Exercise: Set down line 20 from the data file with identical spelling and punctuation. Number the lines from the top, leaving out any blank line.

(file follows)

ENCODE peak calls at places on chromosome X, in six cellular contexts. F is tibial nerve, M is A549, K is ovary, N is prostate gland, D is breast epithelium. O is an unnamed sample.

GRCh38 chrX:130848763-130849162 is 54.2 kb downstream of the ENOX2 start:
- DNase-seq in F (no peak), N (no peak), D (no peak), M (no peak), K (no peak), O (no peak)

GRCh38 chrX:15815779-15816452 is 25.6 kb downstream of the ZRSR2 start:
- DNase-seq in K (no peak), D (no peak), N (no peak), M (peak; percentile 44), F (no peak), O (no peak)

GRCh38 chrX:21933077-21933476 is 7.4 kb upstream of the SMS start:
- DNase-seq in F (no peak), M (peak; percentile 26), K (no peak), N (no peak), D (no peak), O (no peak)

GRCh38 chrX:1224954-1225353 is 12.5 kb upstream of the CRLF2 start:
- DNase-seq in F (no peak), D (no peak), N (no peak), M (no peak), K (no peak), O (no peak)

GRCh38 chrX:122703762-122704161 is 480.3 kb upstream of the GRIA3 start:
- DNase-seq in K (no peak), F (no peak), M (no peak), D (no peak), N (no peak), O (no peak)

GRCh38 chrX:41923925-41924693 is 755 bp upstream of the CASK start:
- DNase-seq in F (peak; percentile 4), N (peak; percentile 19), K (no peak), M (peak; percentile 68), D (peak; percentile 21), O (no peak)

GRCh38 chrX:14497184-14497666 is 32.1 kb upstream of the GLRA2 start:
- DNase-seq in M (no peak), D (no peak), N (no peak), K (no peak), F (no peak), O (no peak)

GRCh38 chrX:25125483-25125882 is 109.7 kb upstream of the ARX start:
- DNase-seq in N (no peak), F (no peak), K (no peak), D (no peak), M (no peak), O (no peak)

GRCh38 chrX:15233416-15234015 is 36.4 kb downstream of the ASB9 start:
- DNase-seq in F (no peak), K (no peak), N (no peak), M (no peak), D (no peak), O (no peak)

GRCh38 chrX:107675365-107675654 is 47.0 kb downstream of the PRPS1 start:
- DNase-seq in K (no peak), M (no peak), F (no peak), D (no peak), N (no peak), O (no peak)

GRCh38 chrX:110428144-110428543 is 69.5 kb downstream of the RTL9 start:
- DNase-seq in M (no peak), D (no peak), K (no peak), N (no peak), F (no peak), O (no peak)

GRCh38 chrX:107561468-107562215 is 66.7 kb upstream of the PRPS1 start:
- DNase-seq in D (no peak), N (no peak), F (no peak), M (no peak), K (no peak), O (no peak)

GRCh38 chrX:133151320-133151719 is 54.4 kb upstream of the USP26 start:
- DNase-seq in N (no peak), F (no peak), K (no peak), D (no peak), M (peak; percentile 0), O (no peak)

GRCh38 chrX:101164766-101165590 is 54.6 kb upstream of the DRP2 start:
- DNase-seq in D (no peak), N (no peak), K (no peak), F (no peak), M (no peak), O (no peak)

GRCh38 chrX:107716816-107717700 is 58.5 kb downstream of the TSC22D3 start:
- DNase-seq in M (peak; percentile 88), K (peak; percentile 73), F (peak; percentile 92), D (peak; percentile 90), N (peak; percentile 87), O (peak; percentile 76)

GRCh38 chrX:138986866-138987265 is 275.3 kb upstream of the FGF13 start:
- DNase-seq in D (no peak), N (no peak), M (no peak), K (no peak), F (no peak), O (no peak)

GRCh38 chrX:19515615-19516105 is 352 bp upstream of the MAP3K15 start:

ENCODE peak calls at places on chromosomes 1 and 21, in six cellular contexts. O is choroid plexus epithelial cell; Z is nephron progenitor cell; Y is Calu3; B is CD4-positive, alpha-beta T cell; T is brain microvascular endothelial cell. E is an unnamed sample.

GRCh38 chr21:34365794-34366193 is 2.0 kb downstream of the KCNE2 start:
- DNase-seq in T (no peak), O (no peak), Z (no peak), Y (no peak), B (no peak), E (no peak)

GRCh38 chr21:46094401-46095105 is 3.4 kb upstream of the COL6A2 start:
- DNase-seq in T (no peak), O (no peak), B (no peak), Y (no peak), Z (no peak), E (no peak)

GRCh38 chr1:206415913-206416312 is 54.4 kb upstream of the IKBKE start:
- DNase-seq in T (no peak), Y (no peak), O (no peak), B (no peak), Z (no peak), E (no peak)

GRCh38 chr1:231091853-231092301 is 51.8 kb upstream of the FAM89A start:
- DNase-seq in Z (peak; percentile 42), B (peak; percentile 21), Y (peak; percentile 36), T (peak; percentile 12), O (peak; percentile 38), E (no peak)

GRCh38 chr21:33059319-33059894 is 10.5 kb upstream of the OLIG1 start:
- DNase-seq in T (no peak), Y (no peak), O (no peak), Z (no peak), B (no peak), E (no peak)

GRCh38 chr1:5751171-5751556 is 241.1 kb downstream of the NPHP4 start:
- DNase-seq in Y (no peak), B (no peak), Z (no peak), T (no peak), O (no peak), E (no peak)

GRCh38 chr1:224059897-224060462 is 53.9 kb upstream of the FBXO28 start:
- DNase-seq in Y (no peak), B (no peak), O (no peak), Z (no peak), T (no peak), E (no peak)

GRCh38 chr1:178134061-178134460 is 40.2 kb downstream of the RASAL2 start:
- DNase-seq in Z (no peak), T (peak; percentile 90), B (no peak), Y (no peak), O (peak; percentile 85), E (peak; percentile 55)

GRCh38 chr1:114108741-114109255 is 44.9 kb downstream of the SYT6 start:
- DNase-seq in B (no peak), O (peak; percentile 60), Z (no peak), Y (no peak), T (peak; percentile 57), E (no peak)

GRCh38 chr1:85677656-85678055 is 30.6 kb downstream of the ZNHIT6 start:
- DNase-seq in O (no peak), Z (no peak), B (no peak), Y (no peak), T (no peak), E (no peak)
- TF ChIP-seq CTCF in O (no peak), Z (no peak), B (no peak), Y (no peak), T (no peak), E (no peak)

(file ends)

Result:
GRCh38 chrX:107675365-107675654 is 47.0 kb downstream of the PRPS1 start: